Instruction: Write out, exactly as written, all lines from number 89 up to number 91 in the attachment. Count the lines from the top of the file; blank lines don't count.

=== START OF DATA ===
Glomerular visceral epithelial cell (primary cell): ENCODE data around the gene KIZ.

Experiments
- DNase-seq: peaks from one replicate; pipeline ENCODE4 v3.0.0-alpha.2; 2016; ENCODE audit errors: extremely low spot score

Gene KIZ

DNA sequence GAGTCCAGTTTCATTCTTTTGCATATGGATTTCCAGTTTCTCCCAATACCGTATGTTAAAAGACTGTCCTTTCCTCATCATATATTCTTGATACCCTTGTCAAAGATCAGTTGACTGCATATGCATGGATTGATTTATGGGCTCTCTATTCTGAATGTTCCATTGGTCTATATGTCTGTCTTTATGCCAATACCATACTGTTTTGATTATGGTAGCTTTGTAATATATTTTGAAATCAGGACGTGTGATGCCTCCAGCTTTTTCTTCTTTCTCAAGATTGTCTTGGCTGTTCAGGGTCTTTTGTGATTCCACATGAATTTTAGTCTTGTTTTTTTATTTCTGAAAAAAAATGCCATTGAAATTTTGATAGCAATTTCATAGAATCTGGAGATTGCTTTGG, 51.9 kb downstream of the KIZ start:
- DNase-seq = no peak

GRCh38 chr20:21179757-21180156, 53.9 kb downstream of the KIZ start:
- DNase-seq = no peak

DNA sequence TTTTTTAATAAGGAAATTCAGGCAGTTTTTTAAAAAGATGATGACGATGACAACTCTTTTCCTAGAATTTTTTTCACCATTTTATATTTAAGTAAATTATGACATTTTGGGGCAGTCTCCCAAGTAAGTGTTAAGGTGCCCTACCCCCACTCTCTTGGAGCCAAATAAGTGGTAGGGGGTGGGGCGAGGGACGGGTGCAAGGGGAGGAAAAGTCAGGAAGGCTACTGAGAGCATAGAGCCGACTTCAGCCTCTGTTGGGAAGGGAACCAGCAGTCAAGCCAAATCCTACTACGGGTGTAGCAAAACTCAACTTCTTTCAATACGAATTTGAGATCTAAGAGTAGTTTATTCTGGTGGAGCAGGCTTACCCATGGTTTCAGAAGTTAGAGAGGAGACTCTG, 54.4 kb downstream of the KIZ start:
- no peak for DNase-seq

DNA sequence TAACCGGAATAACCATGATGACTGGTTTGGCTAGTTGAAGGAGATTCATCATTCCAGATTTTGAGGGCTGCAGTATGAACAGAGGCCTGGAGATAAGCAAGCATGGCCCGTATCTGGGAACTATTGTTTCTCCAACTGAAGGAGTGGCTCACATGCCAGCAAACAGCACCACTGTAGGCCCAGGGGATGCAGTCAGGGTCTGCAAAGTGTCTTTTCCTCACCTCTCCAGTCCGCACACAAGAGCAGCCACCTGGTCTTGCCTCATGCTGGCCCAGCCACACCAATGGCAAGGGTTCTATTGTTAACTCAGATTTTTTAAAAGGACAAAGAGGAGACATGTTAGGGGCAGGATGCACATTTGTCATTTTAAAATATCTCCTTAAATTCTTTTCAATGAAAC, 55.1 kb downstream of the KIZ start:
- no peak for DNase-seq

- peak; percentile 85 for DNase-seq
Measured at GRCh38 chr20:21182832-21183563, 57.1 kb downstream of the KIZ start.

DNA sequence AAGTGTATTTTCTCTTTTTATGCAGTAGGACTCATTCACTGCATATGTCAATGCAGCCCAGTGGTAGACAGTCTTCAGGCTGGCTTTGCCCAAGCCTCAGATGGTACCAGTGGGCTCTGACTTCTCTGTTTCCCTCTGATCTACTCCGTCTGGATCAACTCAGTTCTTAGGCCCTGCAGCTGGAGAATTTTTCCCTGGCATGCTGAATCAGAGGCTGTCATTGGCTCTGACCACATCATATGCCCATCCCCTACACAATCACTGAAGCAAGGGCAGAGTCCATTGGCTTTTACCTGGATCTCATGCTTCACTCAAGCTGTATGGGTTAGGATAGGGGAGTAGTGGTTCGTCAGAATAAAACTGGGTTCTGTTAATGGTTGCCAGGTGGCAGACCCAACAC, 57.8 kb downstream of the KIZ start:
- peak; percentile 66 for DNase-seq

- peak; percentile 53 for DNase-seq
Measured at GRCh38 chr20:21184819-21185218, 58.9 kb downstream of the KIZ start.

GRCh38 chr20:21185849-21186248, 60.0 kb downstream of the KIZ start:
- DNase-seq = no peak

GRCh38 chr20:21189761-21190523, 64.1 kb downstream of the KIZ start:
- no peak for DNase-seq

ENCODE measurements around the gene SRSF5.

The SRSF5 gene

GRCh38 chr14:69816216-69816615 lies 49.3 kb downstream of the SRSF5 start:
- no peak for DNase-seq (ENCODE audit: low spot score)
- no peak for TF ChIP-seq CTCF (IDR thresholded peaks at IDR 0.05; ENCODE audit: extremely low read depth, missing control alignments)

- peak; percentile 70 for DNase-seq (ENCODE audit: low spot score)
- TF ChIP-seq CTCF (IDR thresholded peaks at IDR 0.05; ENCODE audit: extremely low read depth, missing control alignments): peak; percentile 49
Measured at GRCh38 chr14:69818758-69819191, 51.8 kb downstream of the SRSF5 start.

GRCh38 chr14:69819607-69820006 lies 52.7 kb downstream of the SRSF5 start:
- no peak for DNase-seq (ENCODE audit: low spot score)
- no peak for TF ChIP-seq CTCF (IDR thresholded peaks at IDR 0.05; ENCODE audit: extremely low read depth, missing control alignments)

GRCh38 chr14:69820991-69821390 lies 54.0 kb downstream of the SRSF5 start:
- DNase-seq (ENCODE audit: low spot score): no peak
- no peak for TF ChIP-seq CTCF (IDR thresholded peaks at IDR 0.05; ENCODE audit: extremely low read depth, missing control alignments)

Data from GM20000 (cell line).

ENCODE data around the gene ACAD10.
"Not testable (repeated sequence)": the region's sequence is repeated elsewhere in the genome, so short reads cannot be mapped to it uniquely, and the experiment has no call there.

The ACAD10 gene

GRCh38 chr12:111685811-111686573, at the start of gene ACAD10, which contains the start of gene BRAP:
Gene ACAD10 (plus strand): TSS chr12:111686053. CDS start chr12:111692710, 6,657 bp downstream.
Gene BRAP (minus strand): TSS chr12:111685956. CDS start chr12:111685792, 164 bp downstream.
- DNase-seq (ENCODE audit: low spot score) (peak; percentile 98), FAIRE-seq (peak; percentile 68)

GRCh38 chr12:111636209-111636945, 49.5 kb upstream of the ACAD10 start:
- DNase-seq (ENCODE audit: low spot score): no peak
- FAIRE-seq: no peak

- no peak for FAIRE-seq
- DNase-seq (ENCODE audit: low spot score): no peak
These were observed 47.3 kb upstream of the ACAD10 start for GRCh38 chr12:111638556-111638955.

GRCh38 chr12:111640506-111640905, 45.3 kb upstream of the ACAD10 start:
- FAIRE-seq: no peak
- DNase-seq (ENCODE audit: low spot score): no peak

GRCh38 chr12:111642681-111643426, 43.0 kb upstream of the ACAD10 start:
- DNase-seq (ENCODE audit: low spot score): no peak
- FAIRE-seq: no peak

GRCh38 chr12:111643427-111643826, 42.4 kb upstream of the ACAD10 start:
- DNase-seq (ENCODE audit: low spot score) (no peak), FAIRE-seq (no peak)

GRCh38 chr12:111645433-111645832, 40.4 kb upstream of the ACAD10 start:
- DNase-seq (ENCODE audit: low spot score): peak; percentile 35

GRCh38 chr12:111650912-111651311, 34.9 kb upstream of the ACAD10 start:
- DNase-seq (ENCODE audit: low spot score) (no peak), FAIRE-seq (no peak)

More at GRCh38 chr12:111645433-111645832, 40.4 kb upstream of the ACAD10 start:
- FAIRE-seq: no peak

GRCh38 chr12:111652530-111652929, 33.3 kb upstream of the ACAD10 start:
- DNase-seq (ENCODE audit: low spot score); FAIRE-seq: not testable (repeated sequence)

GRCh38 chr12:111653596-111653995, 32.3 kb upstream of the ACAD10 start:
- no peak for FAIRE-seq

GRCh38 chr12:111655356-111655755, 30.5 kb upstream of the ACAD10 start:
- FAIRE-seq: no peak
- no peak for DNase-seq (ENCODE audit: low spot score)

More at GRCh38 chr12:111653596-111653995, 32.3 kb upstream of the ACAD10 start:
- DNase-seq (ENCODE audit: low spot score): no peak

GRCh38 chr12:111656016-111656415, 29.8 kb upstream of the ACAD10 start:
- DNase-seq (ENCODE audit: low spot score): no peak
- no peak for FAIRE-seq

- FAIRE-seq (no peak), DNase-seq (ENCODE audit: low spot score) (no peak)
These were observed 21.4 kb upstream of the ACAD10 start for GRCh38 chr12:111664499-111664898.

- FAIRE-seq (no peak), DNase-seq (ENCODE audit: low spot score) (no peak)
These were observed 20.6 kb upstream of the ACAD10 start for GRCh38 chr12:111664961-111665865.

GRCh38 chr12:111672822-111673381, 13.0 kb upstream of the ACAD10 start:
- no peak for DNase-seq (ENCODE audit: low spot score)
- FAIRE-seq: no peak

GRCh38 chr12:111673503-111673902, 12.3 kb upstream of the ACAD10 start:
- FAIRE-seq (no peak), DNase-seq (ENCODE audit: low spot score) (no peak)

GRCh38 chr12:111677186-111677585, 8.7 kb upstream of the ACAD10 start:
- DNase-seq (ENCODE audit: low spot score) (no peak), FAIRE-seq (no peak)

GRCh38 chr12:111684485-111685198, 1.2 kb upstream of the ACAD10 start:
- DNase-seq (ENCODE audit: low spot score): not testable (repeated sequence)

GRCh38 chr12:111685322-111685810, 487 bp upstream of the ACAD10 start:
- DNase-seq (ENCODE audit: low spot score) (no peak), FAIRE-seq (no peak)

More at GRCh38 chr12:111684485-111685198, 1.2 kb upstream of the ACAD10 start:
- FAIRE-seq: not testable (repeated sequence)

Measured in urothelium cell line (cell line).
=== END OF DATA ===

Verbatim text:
- DNase-seq (ENCODE audit: low spot score): not testable (repeated sequence)

GRCh38 chr12:111685322-111685810, 487 bp upstream of the ACAD10 start:
- DNase-seq (ENCODE audit: low spot score) (no peak), FAIRE-seq (no peak)